Beware This Biotech’s 6.3% Dividend Yield

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Editor’s Note: We’re doing something a little different for this week’s Safety Net.

We normally wouldn’t cover the same stock in The Value Meter and Safety Net within a week. But several of you asked us to evaluate Pfizer in both columns, so we thought it’d be valuable to take a look at it from both a value angle and a dividend angle.

Remember, a stock’s valuation and its dividend safety can be very different. Be sure to gather as much information as possible before buying a stock, and always consider which strategies are the best fit for you and your investing goals.

– Rachel Gearhart, Publisher

COVID-19 put a lot of companies in the spotlight.

Cruise companies like Carnival (NYSE: CCL) found themselves without any customers…

And tech companies like Zoom Video Communications (Nasdaq: ZM) and Teladoc Health (NYSE: TDOC) found a sudden windfall of cash…

But no company shined more than the vaccine makers Moderna (Nasdaq: MRNA) and Pfizer (NYSE: PFE).

Back in 2021, Marc covered Pfizer and gave it a fantastic dividend safety rating of “A.”

But that was back then. This is now.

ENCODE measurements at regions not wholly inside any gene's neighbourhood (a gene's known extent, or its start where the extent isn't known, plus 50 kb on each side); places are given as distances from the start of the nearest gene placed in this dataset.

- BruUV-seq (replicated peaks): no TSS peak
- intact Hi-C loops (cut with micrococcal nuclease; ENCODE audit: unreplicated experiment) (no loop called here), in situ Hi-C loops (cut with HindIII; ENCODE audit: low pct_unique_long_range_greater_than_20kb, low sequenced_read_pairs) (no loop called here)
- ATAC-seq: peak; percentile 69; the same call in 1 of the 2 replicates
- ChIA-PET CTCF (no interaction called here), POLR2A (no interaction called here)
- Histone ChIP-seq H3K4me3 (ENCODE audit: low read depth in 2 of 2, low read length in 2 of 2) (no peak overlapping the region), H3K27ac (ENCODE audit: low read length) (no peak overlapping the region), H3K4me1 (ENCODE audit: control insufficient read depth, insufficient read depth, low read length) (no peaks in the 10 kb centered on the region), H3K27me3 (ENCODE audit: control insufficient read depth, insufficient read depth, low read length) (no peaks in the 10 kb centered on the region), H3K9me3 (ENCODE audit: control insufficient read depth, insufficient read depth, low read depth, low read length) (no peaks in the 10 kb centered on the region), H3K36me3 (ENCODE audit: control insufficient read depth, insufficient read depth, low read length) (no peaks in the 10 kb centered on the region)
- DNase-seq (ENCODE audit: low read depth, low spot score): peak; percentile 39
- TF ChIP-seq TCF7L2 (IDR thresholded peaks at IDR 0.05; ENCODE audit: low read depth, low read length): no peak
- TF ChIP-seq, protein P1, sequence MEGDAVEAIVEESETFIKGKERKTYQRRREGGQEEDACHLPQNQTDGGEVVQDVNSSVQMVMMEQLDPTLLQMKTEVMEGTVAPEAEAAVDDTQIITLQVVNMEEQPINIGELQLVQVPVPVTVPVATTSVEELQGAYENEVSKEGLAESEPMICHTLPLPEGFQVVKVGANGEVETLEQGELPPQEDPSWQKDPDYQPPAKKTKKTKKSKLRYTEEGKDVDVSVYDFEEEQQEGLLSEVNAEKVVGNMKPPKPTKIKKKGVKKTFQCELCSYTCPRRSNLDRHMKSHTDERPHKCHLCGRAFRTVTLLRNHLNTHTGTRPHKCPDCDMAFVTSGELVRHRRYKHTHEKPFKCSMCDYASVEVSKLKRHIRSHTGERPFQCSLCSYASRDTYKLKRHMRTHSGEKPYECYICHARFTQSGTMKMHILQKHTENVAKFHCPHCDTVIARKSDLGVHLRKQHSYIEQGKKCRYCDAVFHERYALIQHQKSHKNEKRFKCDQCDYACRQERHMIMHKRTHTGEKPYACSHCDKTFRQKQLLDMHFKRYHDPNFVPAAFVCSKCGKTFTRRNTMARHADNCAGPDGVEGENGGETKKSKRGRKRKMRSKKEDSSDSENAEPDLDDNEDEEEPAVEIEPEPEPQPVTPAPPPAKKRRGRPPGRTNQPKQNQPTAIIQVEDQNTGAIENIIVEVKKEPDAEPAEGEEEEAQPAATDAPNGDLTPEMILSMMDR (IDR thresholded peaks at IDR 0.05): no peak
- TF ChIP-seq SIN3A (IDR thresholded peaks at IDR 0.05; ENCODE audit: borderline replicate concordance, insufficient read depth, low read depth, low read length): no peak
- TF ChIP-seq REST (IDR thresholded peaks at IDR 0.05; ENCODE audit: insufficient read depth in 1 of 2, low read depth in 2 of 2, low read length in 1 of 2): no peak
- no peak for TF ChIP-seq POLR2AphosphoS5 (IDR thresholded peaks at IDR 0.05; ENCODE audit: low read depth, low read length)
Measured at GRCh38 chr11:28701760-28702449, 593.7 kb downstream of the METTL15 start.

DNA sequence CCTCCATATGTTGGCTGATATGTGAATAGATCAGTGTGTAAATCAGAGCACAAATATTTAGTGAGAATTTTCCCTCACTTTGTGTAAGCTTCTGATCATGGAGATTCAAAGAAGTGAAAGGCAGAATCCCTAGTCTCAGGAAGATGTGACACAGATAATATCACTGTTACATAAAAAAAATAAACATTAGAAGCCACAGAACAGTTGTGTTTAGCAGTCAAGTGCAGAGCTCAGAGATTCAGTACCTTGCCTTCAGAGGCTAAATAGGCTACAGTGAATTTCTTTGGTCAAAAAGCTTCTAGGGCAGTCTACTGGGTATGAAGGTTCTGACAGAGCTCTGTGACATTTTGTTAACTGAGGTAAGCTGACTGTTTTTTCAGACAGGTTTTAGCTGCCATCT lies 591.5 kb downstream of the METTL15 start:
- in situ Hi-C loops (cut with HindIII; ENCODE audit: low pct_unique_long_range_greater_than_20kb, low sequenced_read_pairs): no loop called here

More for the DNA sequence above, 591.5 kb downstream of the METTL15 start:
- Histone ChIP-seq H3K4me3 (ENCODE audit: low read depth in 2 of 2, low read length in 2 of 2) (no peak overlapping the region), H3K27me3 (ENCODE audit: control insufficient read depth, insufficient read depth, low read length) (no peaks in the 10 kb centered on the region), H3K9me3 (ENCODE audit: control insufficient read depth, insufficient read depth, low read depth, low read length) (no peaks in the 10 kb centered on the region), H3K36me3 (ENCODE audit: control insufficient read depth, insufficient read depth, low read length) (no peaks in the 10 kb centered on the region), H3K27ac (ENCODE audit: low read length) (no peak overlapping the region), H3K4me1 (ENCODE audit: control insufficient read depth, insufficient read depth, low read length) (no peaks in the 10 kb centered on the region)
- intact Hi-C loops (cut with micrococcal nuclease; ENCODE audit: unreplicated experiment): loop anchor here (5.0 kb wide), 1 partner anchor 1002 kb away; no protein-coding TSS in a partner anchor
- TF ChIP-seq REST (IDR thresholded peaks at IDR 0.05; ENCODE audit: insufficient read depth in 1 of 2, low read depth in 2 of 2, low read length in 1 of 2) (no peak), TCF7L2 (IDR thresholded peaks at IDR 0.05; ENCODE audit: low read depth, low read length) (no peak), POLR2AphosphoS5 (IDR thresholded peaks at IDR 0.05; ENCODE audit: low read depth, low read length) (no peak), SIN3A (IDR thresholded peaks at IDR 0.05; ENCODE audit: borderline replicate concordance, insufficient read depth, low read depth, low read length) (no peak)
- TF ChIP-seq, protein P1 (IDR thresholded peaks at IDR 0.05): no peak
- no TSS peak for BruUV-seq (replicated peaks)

As Director of Trading Anthony Summers showed you on Friday, Pfizer’s stock may no longer be the golden child it used to be for your portfolio.

Perhaps it’s a different story when it comes to Pfizer’s dividend, though. The company currently pays a quarterly dividend of $0.42, which equates to a very nice annual yield of 6.3%.

Is the dividend still as trustworthy as it was in 2021? Let’s dive into the numbers…

Pfizer’s stock had a particularly awful 2023, losing nearly half of its value.

Chart: Pfizer

Much of that decline was fueled by a massive drop in revenue.

And where there’s a drop in revenue, we’ll almost certainly see a drop in free cash flow.

In 2022, Pfizer’s free cash flow was $26 billion.

Fast-forward to 2023, and we see that it fell to only $4.8 billion.

Chart: Free Cash Flow Well Below Pre-COVID Levels

That’s an 81.6% drop in just one year. And it has me seeing red flags all over.

On top of that, the decline in free cash flow resulted in a 194% payout ratio for the company.

That’s well above our 75% threshold.

The culprit for Pfizer’s struggles is the decreased demand for COVID vaccines. Plain and simple.

In 2020, Pfizer’s cash from operations amounted to $14.4 billion.

The following year, that figure more than doubled to over $32.6 billion as the Pfizer COVID vaccine was approved and distributed.

The company also massively increased its capital expenditures to keep up with the booming demand.

But as demand dried up over the last few years, Pfizer was left holding the bag.

The only saving grace for this dividend is that it has risen in each of the last 15 years.

So it may not be the riskiest dividend I’ve reviewed in this column…

But it’s still far from safe.

Dividend Safety Rating: D

Dividend Grade Guide

If you have a stock whose dividend safety you’d like us to analyze, leave the ticker symbol in the comments section below.

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Also, keep in mind that Safety Net can analyze only individual stocks, not exchange-traded funds, mutual funds or closed-end funds.

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